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Salt Lake City Weekly Once Upon a Midnight Dreary...

By John Paul Brophy

OCTOBER 6, 1997:  The garage band playing down the street late one summer Saturday night was making sure I wasn't going to get to sleep until after midnight. Hey, never let it be said that I'm too old to rock and roll — it was a nice night, I had some reading to catch up on, and I wasn't really tired, anyway.

Suddenly there came a tapping ...

Canyon winds prevail most every evening in my neighborhood, so I at first chalked up the intermittent noise to probably just a branch being blown against the idle swamp cooler.

This it is and nothing more.

As it persisted, I became a little unnerved in noticing that the tapping wasn't really in rhythm with the breeze, and that the sound was metal on glass. I turned off the light in my study, and tried to see what — or who — might be outside my window.

Deep into that darkness peering, long I stood there wondering, fearing/ Doubting, dreaming dreams no mortal ever dared to dream before.

It's times like these when I remember why I really don't like those damned horror/slasher movies: Strange, unexplained noises in the middle of the night vividly recall Jason and Freddy. Since I couldn't see much of anything out there, nor did calling out get any response, I uneasily returned to my reading.

Back into the chamber turning, all my soul within me burning/ Soon again I heard a tapping somewhat louder than before.

Now I was starting to be afraid. Grabbing the flashlight, I sneaked out the front door into the dark, trying to surprise the someone whom I now was convinced had to be there.

'Surely,' said I, 'surely that is something at my window lattice/ Let me see, then, what thereat is, and this mystery explore/ Let my heart be still a moment and this mystery explore/ 'Tis the wind and nothing more!

I waved the light all around the bushes beneath the window, but no one was there. One pass of the beam, however, revealed what appeared to be a very long strand of spider web streaming from the window. I looked more closely and found that it actually was a length of mono-filament fishing line. One hard yank and the car that I hadn't noticed before suddenly roared off amidst peals of laughter.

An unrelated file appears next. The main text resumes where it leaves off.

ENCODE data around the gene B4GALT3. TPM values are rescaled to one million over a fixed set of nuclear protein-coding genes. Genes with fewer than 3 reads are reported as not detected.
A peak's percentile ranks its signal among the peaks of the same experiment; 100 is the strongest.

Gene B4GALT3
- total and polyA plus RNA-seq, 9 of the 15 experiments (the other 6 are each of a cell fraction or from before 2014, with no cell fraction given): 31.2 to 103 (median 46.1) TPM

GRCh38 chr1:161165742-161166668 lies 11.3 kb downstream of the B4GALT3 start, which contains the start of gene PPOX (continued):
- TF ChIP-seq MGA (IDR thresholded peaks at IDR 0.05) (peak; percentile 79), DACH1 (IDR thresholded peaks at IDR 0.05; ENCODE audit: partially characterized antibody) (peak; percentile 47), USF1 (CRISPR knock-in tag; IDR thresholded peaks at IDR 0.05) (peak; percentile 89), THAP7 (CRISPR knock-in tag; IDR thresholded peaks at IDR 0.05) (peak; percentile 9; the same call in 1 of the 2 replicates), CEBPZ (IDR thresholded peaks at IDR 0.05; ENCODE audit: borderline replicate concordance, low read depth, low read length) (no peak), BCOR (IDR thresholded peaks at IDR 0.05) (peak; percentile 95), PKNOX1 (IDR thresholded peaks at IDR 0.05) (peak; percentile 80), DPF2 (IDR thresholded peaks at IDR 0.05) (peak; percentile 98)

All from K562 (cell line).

Tracing the end of the line back to my window, I discovered a Band-Aid: The top half was attached to the glass, while sandwiched to the bottom part were the penny and the line. From across the street, these pranksters (renegades from the Dead Poets Society?) would tug on the line and make the penny tap the window, no doubt trying hard to stifle giggles as they watched me slowly come unglued.

When I got over my fright and anger, I really had to laugh at the clever trick. Sure, it was breaking the laws on trespassing and Peeping-Toms, but it was a hell of a lot more benign than the flaming bag of dog droppings left on the porch after the doorbell has been rung, and certainly a lot easier to clean up than others, like the "TP-ed" tree and the "egged" brick wall.

It also crossed my mind that the short time that I had to eerily re-live Poe's masterpiece, The Raven, was infinitely less terrifying than being the target of a drive-by shooting.

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